Friday, June 16, 2017

Macron throws UK a lifeline

French President Emmanuel Macron has dropped a thinly veiled hint to the United Kingdom electorate that the exit from the European Union need not be a given and the door stood open for a change of heart.

German Foreign Minister Wolfgang Schäuble chimed in on cue. “If they want to change their decision, of course they would find open doors,” he said in an interview.

Macron, still bathing in his twin triumph in presidential and parliamentary polls was meeting with UK Prime Minister Theresa May, hanging on by her fingernails after her election went horribly wrong. Interestingly, she did not rebuff the invitation outright, choosing instead to stick to her prepared address.

But as I said, Macon and Schäuble were not speaking to her, but to a UK electorate more divided than ever over Brexit. Despite their overtures, prominent Remainer, Sir Andreas Whittam Smith, writing in the Independent newspaper, drew little comfort from the development.

He points to the fact that both the still ruling Conservatives and the resurgent Opposition Labour Party have Brexit as part of their official policies, and that an opinion poll taken before the election showed that support for Remain had sunk from its level of 48.1 per cent at last year’s referendum to 45 per cent.

First that opinion poll: It was taken in the wake of a steady drumbeat from the Brexit dominated Government Front Bench that the issue was settled; it was all over and that nothing could halt the advance to the EU exit. Given that, it is not surprising that some disappointed and disillusioned Remain supporters felt like throwing in the towel.

However, that same poll showed just 47 per cent would still vote to Leave, down from 51.9 per cent at the referendum — a bigger slide in support for Brexit than for Remain and indicating a small but significant number, around eight per cent, were now considering their options.

On Sir Andreas’ other point: That at the General Election 80 per cent of those voting chose one of the two main parties that support Brexit. This skates over any consideration of Labour Leader Jeremy Corbyn’s actual commitment to the cause.

Through most of the campaign he tried to ignore the issue, preferring instead to concentrate on domestic policies such as re-nationalisation and education reform. He did say that if he was in charge of the Brexit negotiations he would not leave without a deal — a certain degree of ambivalence which suggests that if the deal were not good enough; not in the country’s best interests, he would consider his position.

We should also consider the question of whether the mood of the electorate has changed, and might change further.

Of course there will always be the rabid, UKIP-supporting Brixiteers who would rather sing about Britannia ruling the waves as the ship of state sinks beneath them, but there are others, who bought the false arguments that the UK would be better off outside the EU with more money for the National Health Service and an opportunity to widen the country’s trading interests.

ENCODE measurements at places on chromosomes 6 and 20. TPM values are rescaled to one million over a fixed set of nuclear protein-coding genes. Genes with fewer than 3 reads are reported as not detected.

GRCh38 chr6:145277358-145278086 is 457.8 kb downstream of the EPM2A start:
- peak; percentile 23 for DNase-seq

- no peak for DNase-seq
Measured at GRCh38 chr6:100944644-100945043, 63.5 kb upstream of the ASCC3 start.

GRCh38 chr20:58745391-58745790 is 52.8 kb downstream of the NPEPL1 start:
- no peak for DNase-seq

These are people who might be regretting their initial decisions — the eight per cent who might like to change their vote, but see no opportunity to do so.

They should take heart. There is two years to go before the UK has to fall through the trapdoor. In a 650-strong Parliament run by a minority Government there will inevitably be by-elections, disagreements between partners and factions on the way forward. There will be anything but the stability May so fervently desires.

We must continue with the negotiations demanded by the Brexit referendum, but as Liberal Democrat Leader Tim Farron has long maintained, that vote was for a journey, not a destination.

The people of the United Kingdom deserve a chance to vote on the terms of exit when they are fully known and understood and not obscured by flag-waving nationalists. There must be a second referendum.  

Saturday, June 10, 2017

What does the DUP demand of May?

One of the most surprising results of the arrangement between the United Kingdom’s Conservative Party and the Democratic Unionist Party (DUP) of Northern Ireland following the indecisive General Election was the speed with which it was put together.

Apparently it took just a telephone call between Prime Minister Theresa May and DUP leader Arlene Foster to cement the relationship. Contrast this with similar situations in the past — in 1974 and 2010 — when days of negotiations and horse trading were required before an outcome was reached.

While the DUP has much in common with May’s Conservatives, most importantly for her a desire to leave the European Union, it is inconceivable that it would not just give away this position of strength. The speedy resolution suggests only one thing — whatever the DUP wants, it will get.